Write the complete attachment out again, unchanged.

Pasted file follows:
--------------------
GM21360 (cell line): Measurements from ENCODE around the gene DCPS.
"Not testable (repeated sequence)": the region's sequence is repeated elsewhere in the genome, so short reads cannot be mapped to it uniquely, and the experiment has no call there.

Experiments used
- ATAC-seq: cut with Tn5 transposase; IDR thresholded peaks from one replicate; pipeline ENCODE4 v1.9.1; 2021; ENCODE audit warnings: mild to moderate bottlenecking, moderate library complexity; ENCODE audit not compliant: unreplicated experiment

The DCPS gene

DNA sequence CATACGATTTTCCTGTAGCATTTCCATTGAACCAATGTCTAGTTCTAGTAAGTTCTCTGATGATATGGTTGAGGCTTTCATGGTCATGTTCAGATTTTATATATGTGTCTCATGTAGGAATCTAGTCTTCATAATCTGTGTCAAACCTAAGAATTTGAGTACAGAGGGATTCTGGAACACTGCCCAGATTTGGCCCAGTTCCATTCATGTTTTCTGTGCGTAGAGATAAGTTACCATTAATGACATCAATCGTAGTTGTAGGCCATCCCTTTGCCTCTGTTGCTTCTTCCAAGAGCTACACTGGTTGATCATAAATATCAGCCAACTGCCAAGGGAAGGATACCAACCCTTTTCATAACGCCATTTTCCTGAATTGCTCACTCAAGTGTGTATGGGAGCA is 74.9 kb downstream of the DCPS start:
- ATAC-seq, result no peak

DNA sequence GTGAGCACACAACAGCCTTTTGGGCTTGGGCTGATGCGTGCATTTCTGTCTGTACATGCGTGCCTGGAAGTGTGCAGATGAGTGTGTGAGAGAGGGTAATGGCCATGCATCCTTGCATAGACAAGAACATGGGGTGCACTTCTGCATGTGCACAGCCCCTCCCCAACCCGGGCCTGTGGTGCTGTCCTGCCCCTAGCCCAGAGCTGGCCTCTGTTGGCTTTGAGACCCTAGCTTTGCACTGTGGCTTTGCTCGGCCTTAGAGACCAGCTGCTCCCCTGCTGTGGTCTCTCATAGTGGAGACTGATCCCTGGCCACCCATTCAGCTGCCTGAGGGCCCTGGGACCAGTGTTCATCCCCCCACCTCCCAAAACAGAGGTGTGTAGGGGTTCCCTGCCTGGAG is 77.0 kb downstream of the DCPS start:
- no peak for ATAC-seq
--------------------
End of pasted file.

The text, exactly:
GM21360 (cell line): Measurements from ENCODE around the gene DCPS.
"Not testable (repeated sequence)": the region's sequence is repeated elsewhere in the genome, so short reads cannot be mapped to it uniquely, and the experiment has no call there.

Experiments used
- ATAC-seq: cut with Tn5 transposase; IDR thresholded peaks from one replicate; pipeline ENCODE4 v1.9.1; 2021; ENCODE audit warnings: mild to moderate bottlenecking, moderate library complexity; ENCODE audit not compliant: unreplicated experiment

The DCPS gene

DNA sequence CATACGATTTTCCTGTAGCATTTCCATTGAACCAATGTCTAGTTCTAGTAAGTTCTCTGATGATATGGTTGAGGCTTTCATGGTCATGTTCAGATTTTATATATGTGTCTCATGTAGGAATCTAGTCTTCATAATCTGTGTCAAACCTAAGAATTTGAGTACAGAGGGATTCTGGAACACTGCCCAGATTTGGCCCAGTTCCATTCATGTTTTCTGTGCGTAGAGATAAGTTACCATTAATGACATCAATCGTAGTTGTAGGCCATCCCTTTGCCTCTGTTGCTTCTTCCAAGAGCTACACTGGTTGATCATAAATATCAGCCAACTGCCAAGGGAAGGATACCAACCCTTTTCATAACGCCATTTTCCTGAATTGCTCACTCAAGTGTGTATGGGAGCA is 74.9 kb downstream of the DCPS start:
- ATAC-seq, result no peak

DNA sequence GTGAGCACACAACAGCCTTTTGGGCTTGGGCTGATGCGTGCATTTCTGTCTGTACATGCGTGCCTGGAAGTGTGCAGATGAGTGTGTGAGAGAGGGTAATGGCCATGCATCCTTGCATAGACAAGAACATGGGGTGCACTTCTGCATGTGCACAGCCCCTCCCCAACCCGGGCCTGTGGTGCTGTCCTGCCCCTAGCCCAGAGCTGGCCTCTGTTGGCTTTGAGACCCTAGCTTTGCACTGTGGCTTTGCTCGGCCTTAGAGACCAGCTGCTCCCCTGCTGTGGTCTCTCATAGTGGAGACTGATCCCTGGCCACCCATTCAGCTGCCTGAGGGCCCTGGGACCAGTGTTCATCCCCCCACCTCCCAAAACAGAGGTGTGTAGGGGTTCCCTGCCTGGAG is 77.0 kb downstream of the DCPS start:
- no peak for ATAC-seq